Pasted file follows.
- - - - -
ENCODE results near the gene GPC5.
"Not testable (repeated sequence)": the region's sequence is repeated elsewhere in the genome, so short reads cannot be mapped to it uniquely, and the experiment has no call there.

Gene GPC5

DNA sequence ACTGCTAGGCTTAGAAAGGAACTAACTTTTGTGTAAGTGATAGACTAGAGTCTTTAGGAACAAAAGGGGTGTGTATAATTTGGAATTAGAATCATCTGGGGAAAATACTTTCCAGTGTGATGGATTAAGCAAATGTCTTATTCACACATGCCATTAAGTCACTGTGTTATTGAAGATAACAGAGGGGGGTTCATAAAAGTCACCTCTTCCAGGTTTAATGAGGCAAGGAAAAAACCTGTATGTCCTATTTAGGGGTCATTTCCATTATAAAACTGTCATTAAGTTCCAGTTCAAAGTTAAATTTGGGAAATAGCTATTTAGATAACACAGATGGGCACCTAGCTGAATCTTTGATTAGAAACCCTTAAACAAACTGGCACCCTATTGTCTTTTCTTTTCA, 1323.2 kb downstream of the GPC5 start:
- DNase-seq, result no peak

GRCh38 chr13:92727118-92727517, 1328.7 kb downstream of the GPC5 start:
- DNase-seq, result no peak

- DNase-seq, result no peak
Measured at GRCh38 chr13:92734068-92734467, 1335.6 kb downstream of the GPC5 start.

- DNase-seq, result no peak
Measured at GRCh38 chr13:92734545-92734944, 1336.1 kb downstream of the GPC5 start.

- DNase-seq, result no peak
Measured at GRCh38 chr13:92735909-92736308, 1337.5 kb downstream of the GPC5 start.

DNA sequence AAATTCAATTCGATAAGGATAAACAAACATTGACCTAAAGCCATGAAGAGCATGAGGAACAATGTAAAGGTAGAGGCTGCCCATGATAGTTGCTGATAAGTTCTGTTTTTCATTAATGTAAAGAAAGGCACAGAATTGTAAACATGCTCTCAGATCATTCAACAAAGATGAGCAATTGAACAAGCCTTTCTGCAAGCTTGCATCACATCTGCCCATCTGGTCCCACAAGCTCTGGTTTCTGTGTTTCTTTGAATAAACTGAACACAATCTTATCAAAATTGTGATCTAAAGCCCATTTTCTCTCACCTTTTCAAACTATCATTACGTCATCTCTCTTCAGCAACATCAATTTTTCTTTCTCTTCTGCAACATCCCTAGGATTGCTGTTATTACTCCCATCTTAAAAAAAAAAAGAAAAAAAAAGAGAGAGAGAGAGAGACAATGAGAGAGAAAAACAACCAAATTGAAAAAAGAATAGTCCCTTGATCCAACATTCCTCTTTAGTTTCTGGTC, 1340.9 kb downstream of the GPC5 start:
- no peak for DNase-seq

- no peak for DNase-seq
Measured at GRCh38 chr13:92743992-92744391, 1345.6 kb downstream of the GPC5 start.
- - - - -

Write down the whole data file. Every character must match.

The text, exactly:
ENCODE results near the gene GPC5.
"Not testable (repeated sequence)": the region's sequence is repeated elsewhere in the genome, so short reads cannot be mapped to it uniquely, and the experiment has no call there.

Gene GPC5

DNA sequence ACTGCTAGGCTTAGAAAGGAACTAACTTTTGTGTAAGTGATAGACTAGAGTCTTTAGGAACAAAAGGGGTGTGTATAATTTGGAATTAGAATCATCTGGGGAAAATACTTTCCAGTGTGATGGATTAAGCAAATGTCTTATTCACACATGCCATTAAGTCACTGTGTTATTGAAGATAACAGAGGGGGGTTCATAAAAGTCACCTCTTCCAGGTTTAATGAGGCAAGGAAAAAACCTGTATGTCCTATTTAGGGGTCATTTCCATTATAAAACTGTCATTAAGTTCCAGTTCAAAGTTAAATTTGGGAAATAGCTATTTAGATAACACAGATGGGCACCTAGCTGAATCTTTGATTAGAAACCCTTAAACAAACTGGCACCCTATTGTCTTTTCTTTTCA, 1323.2 kb downstream of the GPC5 start:
- DNase-seq, result no peak

GRCh38 chr13:92727118-92727517, 1328.7 kb downstream of the GPC5 start:
- DNase-seq, result no peak

- DNase-seq, result no peak
Measured at GRCh38 chr13:92734068-92734467, 1335.6 kb downstream of the GPC5 start.

- DNase-seq, result no peak
Measured at GRCh38 chr13:92734545-92734944, 1336.1 kb downstream of the GPC5 start.

- DNase-seq, result no peak
Measured at GRCh38 chr13:92735909-92736308, 1337.5 kb downstream of the GPC5 start.

DNA sequence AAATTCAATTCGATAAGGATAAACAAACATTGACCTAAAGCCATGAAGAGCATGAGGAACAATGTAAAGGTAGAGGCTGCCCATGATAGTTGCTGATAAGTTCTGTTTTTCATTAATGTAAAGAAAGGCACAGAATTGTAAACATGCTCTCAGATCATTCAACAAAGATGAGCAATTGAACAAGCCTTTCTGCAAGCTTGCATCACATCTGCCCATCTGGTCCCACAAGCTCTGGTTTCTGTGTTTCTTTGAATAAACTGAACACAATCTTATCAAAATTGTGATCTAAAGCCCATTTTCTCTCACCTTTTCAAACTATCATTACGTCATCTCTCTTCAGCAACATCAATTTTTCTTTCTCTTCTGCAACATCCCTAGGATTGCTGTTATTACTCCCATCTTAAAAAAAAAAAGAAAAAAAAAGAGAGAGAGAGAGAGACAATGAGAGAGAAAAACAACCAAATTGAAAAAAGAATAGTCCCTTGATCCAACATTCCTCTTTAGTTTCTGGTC, 1340.9 kb downstream of the GPC5 start:
- no peak for DNase-seq

- no peak for DNase-seq
Measured at GRCh38 chr13:92743992-92744391, 1345.6 kb downstream of the GPC5 start.